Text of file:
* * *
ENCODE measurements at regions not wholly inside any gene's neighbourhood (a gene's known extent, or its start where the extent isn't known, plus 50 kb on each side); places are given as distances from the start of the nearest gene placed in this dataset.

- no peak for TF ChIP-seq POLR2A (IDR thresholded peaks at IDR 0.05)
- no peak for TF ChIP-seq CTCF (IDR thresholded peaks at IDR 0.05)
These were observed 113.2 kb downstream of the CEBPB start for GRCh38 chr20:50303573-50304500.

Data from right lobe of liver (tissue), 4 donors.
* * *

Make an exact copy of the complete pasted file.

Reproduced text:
ENCODE measurements at regions not wholly inside any gene's neighbourhood (a gene's known extent, or its start where the extent isn't known, plus 50 kb on each side); places are given as distances from the start of the nearest gene placed in this dataset.

- no peak for TF ChIP-seq POLR2A (IDR thresholded peaks at IDR 0.05)
- no peak for TF ChIP-seq CTCF (IDR thresholded peaks at IDR 0.05)
These were observed 113.2 kb downstream of the CEBPB start for GRCh38 chr20:50303573-50304500.

Data from right lobe of liver (tissue), 4 donors.